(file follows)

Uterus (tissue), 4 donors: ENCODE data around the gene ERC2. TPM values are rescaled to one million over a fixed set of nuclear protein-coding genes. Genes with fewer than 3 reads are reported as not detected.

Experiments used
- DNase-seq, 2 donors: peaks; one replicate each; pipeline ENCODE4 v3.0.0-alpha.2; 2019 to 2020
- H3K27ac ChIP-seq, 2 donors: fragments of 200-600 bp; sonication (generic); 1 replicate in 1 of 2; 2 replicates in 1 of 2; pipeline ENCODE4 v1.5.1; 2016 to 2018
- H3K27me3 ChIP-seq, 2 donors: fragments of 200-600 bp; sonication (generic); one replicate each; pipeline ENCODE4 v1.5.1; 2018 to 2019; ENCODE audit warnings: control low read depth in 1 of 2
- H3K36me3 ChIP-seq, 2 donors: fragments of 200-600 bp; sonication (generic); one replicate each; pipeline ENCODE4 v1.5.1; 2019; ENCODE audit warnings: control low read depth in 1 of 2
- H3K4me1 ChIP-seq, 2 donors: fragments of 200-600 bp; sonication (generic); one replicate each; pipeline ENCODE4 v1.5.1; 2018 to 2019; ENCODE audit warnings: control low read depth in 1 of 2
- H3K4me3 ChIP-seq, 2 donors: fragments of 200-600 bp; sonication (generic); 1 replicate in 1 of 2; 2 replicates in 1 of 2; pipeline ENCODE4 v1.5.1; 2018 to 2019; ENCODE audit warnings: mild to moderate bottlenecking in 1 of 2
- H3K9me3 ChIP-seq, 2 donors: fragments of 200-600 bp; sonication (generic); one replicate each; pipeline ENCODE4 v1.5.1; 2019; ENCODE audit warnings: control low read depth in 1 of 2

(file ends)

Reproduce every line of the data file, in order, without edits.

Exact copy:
Uterus (tissue), 4 donors: ENCODE data around the gene ERC2. TPM values are rescaled to one million over a fixed set of nuclear protein-coding genes. Genes with fewer than 3 reads are reported as not detected.

Experiments used
- DNase-seq, 2 donors: peaks; one replicate each; pipeline ENCODE4 v3.0.0-alpha.2; 2019 to 2020
- H3K27ac ChIP-seq, 2 donors: fragments of 200-600 bp; sonication (generic); 1 replicate in 1 of 2; 2 replicates in 1 of 2; pipeline ENCODE4 v1.5.1; 2016 to 2018
- H3K27me3 ChIP-seq, 2 donors: fragments of 200-600 bp; sonication (generic); one replicate each; pipeline ENCODE4 v1.5.1; 2018 to 2019; ENCODE audit warnings: control low read depth in 1 of 2
- H3K36me3 ChIP-seq, 2 donors: fragments of 200-600 bp; sonication (generic); one replicate each; pipeline ENCODE4 v1.5.1; 2019; ENCODE audit warnings: control low read depth in 1 of 2
- H3K4me1 ChIP-seq, 2 donors: fragments of 200-600 bp; sonication (generic); one replicate each; pipeline ENCODE4 v1.5.1; 2018 to 2019; ENCODE audit warnings: control low read depth in 1 of 2
- H3K4me3 ChIP-seq, 2 donors: fragments of 200-600 bp; sonication (generic); 1 replicate in 1 of 2; 2 replicates in 1 of 2; pipeline ENCODE4 v1.5.1; 2018 to 2019; ENCODE audit warnings: mild to moderate bottlenecking in 1 of 2
- H3K9me3 ChIP-seq, 2 donors: fragments of 200-600 bp; sonication (generic); one replicate each; pipeline ENCODE4 v1.5.1; 2019; ENCODE audit warnings: control low read depth in 1 of 2